Nicholson Awarded Extensive Shoring and Underpinning Contract at Children’s Hospital of Richmond at VCU
PITTSBURGH, PA – February 5, 2013 – Nicholson Construction was recently awarded the geotechnical work for the new Children’s Pavilion at Children’s Hospital of Richmond at the Virginia Commonwealth University (VCU) by Skanska Building, USA.
The $168 million, 640,000 square-foot facility will house 72 exam rooms, a surgical area with two operating rooms, and two procedure rooms, areas for diagnostic testing, imaging and laboratory services. Construction also includes an attached parking garage with more than 600 spaces.
The new Children’s Pavilion will make Children’s Hospital of Richmond the largest and most advanced outpatient facility dedicated to children in the region.
[Editor] Read the rest of the press release from GeoPrac.net sponsor Nicholson Construction. [/Editor]
PITTSBURGH, PA – January 18, 2010 – Nicholson was recently awarded a subcontract by E.E. Cruz and Tully Construction Co., a Joint Venture that includes approximately 200,000 SF of diaphragm walls for the construction of the 96th Street station box as part of New York City’s Second Avenue Subway project. Nicholson’s contract also includes jet grouting for a subgrade strut, water cutoff, and temporary support of excavation; compensation grouting for two buildings at excavations for ancillary structures; micropiles within an existing building; and curtain grouting in rock. The project owner is the Metropolitan Transit Authority. [Editor] Click through for the entire press release from GeoPrac.net sponsor Nicholson Construction. [/Editor] […]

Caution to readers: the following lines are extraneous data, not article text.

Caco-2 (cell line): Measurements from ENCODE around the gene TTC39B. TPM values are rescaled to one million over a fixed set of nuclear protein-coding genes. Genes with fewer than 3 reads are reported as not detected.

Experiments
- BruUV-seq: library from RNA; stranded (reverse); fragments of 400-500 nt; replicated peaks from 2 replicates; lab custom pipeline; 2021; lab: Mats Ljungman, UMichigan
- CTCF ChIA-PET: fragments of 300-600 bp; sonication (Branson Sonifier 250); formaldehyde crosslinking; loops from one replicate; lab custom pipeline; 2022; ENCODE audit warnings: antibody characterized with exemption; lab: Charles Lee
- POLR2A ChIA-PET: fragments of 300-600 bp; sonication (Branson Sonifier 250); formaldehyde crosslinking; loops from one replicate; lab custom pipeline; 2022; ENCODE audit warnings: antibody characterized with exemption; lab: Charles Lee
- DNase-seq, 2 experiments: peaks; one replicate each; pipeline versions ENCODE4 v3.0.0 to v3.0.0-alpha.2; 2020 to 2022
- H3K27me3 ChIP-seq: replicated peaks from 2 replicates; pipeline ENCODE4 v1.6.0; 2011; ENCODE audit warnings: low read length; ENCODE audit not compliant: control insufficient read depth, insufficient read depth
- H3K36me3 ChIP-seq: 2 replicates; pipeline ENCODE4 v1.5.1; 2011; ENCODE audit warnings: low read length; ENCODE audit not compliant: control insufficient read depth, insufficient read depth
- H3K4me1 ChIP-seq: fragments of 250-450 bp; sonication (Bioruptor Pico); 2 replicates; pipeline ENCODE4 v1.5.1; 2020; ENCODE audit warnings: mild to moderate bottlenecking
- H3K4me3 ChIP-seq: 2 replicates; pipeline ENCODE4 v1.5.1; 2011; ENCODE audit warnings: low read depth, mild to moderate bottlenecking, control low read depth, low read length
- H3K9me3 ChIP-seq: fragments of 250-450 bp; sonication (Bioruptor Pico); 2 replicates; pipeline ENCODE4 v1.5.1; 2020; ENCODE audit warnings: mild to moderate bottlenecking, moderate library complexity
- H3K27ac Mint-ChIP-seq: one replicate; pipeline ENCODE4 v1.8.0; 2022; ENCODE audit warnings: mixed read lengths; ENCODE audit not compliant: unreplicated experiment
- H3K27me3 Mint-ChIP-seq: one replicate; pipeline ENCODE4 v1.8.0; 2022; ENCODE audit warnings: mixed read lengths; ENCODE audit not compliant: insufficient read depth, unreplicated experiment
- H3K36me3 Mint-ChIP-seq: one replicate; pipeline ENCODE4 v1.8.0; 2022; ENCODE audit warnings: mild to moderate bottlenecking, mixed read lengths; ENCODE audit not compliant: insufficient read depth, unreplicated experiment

PITTSBURGH, PA – Nicholson Construction recently completed emergency repair work to an unstable pier supporting a bridge on INDOT’s Interstate 65. These repairs enabled a 37-mile section of the highway’s northbound lanes to be reopened after a four-week closure.
The highway was in the process of being rehabilitated and widened when the pier was damaged by steel piles driven into the water tight ground below it. The pier began to settle and eventually rotated ten inches.
Nicholson developed a design-build solution that used micropiles to transfer the loads to more stable soils and low-mobility grouting to fill voids and densify the upper subsurface layer.
[Editor] Read on to hear more about Nicholson’s fix of this unstable bridge pier. [/Editor]